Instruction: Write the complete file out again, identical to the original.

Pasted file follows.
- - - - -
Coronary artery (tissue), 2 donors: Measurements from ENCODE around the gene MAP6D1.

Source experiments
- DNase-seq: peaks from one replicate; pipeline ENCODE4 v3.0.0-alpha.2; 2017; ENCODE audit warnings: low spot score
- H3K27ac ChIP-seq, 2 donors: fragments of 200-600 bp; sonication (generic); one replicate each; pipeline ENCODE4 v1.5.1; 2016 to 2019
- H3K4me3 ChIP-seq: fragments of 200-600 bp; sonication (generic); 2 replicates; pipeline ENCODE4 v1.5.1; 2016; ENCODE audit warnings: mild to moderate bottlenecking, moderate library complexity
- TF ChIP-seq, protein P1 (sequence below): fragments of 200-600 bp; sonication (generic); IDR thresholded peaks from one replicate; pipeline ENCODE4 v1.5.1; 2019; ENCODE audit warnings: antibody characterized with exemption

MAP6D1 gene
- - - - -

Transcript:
Coronary artery (tissue), 2 donors: Measurements from ENCODE around the gene MAP6D1.

Source experiments
- DNase-seq: peaks from one replicate; pipeline ENCODE4 v3.0.0-alpha.2; 2017; ENCODE audit warnings: low spot score
- H3K27ac ChIP-seq, 2 donors: fragments of 200-600 bp; sonication (generic); one replicate each; pipeline ENCODE4 v1.5.1; 2016 to 2019
- H3K4me3 ChIP-seq: fragments of 200-600 bp; sonication (generic); 2 replicates; pipeline ENCODE4 v1.5.1; 2016; ENCODE audit warnings: mild to moderate bottlenecking, moderate library complexity
- TF ChIP-seq, protein P1 (sequence below): fragments of 200-600 bp; sonication (generic); IDR thresholded peaks from one replicate; pipeline ENCODE4 v1.5.1; 2019; ENCODE audit warnings: antibody characterized with exemption

MAP6D1 gene